6 Nutrients Toddlers Need

November 30, 2022 Children

Some toddlers aren’t getting enough of these 6 nutrients, is your child one of them?!

Toddlers can be tough to feed. Some meals they want to keep eating and at others, it’s two bites and they’re out of there! This happens because growth slows down at around age 2, causing a dip in appetite. And blossoming independence means toddlers want to be in charge. These changes, along with toddler’s small stomachs, make it important to get the most nutrition from every bite. The 2020-2025 Dietary Guidelines show how Americans are eating. Below are some of the nutrients toddlers are most likely to be missing, along with easy ways to ensure they get enough.


Calcium is a mineral that helps growing toddlers with healthy bones and teeth. Toddlers ages 1 to 3 years need 700 mg of calcium each day, or about 2-3 servings of calcium-rich foods like dairy.



Iron is an important nutrient for children and pregnant women. This is especially important for little ones because iron carries oxygen to the brain to ensure proper development.


Vitamin D

Most Americans do not get the recommended amount of vitamin D from their diet. Vitamin D is needed to ensure calcium can do its job of helping to build — and maintain — strong bones. Few foods naturally contain vitamin D. The sun is a source of vitamin D but people with dark skin and those who use sunscreen make less vitamin D from sunlight.


The chart below shows food sources of vitamin D compared to the recommended of 600 IU. Talk to your pediatrician about supplements, especially if your child does not drink milk and spends limited time in the sun.

Food Sources of Vitamin D

Recommended Daily Allowance from age 1 to 70 (RDA): 600 IU

Fiber & Potassium

Most children ages 1 to 8 get more than the recommended amount of refined grains, solid fats and added sugars. These include foods like cookies, chips, crackers, cake and other sweets. When toddlers fill up on these foods it leaves less room for potassium and fiber-rich fruits, vegetables and whole grains.


Vitamin E

Vitamin E is another nutrient many young children are lacking. One study showed that more than half of toddlers are not getting the recommended amount of this nutrient. Vitamin E is an antioxidant that helps protect cells from damage.


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Side Lying Hold

Side-Lying Hold

  1. For the right breast, lie on your right side with your baby facing you.
  2. Pull your baby close. Your baby’s mouth should be level with your nipple.
  3. In this position, you can cradle your baby’s back with your left arm and support yourself with your right arm and/or pillows.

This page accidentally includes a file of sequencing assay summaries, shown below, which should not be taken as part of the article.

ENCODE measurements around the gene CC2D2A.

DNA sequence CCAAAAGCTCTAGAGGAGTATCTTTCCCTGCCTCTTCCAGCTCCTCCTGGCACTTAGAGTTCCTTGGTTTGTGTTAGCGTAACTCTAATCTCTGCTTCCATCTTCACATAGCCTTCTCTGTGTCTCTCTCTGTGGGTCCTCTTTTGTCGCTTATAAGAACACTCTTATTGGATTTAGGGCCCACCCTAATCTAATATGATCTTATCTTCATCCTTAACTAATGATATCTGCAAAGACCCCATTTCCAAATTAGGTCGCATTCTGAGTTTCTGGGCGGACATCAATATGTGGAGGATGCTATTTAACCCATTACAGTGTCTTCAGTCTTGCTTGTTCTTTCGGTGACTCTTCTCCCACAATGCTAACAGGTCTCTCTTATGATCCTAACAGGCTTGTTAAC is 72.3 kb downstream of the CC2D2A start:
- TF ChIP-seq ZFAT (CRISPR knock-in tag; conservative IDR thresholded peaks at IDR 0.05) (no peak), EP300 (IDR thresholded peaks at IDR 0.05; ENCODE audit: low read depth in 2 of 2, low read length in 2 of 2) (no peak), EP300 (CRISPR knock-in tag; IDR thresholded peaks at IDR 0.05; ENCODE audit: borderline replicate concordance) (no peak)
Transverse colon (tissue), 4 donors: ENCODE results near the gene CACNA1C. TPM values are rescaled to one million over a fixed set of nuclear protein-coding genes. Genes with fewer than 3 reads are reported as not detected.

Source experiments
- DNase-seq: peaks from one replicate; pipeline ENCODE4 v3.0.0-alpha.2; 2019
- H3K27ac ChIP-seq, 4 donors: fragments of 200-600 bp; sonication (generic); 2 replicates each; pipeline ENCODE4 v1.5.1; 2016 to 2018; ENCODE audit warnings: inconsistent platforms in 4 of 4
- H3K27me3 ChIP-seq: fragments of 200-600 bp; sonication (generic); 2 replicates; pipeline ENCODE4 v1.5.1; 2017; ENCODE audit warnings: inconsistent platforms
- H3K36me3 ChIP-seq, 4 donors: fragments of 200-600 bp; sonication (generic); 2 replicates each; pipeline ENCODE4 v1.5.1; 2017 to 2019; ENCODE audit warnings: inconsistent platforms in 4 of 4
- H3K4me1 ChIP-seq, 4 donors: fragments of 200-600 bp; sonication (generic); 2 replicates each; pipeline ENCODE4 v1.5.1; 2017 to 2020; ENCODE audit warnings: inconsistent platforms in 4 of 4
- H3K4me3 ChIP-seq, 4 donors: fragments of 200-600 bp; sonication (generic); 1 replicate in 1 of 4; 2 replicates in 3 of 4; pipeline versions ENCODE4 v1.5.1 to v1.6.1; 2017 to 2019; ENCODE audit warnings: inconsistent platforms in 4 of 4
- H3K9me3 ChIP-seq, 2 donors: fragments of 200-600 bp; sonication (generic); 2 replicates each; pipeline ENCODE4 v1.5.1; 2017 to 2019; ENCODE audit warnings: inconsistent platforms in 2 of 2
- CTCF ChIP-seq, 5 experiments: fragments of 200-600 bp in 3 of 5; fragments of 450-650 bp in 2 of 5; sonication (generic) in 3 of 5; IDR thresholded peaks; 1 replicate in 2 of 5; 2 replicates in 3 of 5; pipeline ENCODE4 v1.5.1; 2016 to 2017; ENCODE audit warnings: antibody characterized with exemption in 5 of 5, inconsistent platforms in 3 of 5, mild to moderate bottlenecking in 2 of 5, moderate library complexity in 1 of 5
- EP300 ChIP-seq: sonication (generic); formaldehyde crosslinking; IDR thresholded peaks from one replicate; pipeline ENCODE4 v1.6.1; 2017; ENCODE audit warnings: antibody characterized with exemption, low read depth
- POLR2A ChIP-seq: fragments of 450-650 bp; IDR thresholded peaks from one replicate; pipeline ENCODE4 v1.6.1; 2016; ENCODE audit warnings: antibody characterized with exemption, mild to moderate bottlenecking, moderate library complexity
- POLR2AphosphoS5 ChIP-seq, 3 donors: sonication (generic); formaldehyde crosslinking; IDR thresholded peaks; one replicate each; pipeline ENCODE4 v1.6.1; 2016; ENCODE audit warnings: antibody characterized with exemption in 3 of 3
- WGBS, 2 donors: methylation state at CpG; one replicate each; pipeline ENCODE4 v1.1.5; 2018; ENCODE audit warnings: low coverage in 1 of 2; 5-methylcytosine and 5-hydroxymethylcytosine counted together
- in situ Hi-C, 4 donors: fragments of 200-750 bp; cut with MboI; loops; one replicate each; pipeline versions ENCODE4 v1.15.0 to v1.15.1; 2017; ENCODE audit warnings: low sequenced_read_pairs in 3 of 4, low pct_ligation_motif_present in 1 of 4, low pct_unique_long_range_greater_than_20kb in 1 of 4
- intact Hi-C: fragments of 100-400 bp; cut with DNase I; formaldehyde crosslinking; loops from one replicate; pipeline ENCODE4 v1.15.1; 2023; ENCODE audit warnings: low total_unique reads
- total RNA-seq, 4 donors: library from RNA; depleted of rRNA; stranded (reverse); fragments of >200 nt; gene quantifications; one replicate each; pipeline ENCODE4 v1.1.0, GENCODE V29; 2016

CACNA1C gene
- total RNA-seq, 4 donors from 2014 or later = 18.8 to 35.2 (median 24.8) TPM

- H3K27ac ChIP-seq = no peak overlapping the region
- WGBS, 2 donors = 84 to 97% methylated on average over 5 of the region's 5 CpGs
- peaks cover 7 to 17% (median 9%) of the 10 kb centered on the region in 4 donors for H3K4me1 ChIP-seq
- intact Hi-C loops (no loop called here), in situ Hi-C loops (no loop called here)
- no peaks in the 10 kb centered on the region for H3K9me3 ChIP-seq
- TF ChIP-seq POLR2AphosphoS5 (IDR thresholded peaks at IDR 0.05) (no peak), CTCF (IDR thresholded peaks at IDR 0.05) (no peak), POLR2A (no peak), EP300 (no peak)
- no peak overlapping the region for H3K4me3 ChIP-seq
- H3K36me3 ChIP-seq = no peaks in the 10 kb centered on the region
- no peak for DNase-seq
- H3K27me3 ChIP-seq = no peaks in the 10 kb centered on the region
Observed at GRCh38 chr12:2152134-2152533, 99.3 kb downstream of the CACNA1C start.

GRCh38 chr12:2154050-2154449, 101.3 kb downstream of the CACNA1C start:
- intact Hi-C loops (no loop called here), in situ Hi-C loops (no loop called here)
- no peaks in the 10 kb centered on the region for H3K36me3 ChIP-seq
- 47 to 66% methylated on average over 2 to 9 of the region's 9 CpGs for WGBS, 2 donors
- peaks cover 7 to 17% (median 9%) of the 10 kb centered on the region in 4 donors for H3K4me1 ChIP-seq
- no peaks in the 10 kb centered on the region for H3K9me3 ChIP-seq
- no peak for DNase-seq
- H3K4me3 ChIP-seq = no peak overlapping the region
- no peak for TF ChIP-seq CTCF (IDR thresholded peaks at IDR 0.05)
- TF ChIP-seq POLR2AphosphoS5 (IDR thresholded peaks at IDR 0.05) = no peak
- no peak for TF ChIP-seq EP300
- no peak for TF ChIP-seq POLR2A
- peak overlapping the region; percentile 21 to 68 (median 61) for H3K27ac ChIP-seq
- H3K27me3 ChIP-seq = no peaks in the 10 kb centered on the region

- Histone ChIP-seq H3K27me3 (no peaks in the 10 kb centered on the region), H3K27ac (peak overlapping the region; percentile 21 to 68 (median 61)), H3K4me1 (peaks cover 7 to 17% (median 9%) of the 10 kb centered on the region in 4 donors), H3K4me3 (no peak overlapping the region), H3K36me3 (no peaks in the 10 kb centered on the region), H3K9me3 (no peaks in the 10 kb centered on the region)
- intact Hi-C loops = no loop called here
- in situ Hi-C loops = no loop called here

4. Keep loose clothing and bedding away from your baby.
  5. Reverse for the left breast.

This hold is useful when:

Cross Cradle Hold

Cross-Cradle Hold

  1. For the right breast, use your left arm to hold your baby’s head at your right breast and baby’s body toward your left side. A pillow across your lap can help support your left arm.
  2. Gently place your left hand behind your baby’s ears and neck, with your thumb and index finger behind each ear and your palm between baby’s shoulder blades. Turn your baby’s body toward yours so your tummies are touching.
  3. Hold your breast as if you are squeezing a sandwich. To protect your back, avoid leaning down to your baby. Instead, bring your baby to you.
  4. As your baby’s mouth opens, push gently with your left palm on baby’s head to help them latch on. Make sure you keep your fingers out of the way.
  5. Reverse for the left breast.

This hold is useful when:

Football Hold

Clutch or “Football” Hold

  1. For the right breast, hold your baby level, facing up, at your right side.
  2. Put your baby’s head near your right nipple and support their back and legs under your right arm.
  3. Hold the base of your baby’s head with your right palm. A pillow underneath your right arm can help support your baby’s weight.
  4. To protect your back, avoid leaning down to your baby. Bring baby to you instead.
  5. Reverse for the left breast.

This hold is useful when:

Breastfeeding Holds

Cradle Hold

  1. For the right breast, cradle your baby with your right arm. Your baby will be on their left side across your lap, facing you at nipple level.
  2. Your baby’s head will rest on your right forearm with your baby’s back along your inner arm and palm.
  3. Turn your baby’s tummy toward your tummy. Your left hand is free to support your breast, if needed. Pillows can help support your arm and elbow.
  4. To protect your back, avoid leaning down to your baby. Instead, bring your baby to you.
  5. Reverse for the left breast.

This hold is useful when:

Breastfeeding Holds

Laid-Back Hold

  1. Lean back on a pillow with your baby’s tummy touching yours and their head at breast level. Some moms find that sitting up nearly straight works well. Others prefer to lean back and lie almost flat.
  2. You can place your baby’s cheek near your breast, or you may want to use one hand to hold your breast near your baby. It’s up to you and what you think feels best.
  3. Your baby will naturally find your nipple, latch, and begin to suckle.

This hold is useful when: